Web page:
The foundation of the Royal Philosophical School of Athens is attributed to Plato and was called the Academy, named because it stood at the gardens of Academo. It was legally organised as a religious corporation and required a commonality of life and research. It was also directed by a ‘scolarca’ elected for life by the members of the school. It was here where they studied mathematics, astronomy, and the natural sciences, but above all, the investigations were aimed at ‘man’ as an inhabitant of the polis, and all the other studies were aimed at that. It was therefore essential to investigate man and his nature, to establish his purpose and role in the universe, and to reveal his Beauty.
All this has been drastically impoverished in the current era, which favours a diametrically opposed approach to life, in which people no longer have time to ask themselves certain questions. But the truth is that we all still need answers. Therefore, even today, it is important to dedicate oneself to the study of thought from an early age. I am not just talking about high school students, but also students who attend professional schools, who need to recognise themselves on an ethical and human level in their future profession, and who, therefore, need to know themselves perhaps more than others, to be able to relate to others in a healthy and safe manner. This is also what philosophy is for.
Culture is inner wealth and helps develop potential and self-esteem, precisely because it ‘works’ in self-discovery, opens the mind, and stimulates free thinking through the method of observing the world. Philosophy means love of knowledge (phileîn> love and sophía> wisdom) that gives freedom of being.
It is in fact the origin of our political and economic order, of our sense of ethics and art, of our aims and values. This is why the advent of the scientific-technological society confronts us with the problem of utility. This philosophical question about the purpose of scientific development is indeed very important for maintaining respect for the human condition.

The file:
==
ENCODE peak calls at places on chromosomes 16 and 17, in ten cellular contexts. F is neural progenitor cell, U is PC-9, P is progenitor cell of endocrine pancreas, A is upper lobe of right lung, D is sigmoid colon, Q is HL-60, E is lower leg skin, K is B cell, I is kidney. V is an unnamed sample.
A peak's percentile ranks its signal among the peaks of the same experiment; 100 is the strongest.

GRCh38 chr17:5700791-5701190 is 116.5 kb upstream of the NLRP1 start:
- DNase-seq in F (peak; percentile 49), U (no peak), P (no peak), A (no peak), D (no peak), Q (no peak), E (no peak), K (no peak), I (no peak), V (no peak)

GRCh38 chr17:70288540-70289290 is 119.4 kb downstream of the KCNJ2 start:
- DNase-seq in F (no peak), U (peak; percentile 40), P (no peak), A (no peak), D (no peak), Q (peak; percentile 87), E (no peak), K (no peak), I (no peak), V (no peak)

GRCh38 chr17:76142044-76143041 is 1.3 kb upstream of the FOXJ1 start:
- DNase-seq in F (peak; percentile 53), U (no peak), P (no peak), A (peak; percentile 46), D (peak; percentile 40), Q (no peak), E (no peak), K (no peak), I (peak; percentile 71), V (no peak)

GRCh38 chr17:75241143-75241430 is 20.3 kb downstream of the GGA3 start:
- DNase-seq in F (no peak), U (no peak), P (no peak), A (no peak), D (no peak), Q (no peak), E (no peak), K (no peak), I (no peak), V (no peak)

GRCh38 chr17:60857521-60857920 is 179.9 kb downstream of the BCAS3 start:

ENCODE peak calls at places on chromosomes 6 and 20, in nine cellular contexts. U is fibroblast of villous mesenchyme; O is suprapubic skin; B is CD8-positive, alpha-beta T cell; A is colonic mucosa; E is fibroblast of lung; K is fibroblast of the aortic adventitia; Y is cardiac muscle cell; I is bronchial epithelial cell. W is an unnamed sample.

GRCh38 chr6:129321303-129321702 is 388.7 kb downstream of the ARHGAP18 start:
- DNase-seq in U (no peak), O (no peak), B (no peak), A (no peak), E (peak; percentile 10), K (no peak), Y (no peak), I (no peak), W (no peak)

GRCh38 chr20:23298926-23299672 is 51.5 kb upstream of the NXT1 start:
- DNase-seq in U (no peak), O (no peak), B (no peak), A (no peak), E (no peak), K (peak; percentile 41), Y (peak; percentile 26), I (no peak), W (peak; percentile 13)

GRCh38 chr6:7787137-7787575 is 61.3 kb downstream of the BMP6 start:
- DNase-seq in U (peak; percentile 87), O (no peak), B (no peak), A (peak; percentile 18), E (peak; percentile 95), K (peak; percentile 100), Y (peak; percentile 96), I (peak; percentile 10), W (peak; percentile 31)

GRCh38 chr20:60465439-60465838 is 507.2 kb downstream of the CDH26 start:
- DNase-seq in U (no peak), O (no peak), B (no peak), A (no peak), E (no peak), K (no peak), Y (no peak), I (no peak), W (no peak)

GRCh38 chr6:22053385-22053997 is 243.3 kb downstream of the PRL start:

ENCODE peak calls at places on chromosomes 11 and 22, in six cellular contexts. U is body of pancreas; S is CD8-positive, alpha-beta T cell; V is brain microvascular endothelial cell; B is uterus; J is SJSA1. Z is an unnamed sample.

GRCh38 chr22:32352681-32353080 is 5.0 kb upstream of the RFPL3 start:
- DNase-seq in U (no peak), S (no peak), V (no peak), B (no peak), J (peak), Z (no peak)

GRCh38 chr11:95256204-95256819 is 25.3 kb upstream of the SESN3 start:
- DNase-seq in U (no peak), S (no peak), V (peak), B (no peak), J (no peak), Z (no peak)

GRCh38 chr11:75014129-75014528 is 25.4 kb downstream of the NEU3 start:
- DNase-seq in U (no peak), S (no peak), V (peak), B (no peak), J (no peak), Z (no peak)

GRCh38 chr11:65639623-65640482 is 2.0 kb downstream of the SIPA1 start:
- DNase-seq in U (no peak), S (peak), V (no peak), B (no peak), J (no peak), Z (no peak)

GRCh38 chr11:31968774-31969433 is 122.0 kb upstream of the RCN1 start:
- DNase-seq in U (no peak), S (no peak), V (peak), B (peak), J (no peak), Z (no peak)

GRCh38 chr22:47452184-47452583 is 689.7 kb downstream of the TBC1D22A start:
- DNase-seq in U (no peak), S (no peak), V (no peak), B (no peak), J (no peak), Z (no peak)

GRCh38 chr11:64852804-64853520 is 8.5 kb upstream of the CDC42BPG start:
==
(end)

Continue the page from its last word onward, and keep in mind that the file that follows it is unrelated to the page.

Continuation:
For technology to bring progress and not just blind development, it is necessary to reaffirm the central role not only of man, but of the entire social and ecological context to which man himself belongs. We must go back to asking questions, to reasoning about the importance of a noble education, which considers all men with the same needs, the same rights, and the same thirst for knowledge.
Having knowledge of our history allows us to understand where we came, which in turn allows us to better understand ourselves and the direction we are going.
Human beings have always pursued Beauty everywhere and have always wondered about the path that led them exactly to where they are.
All knowledge is complementary and necessary to one another. We can see this in the great thinkers of history who come from very different fields and who in their own thought reveal ‘contaminations’ of knowledge apparently far removed from their specific field. But it is precisely this ability to range from one context to another that enables them to reach such high peaks of thought and at the same time, delve deep into the human soul.
Philosophy, art, and cosmetics once again find a stimulating thread that fits in well with the principles of Humanistic Cosmetics.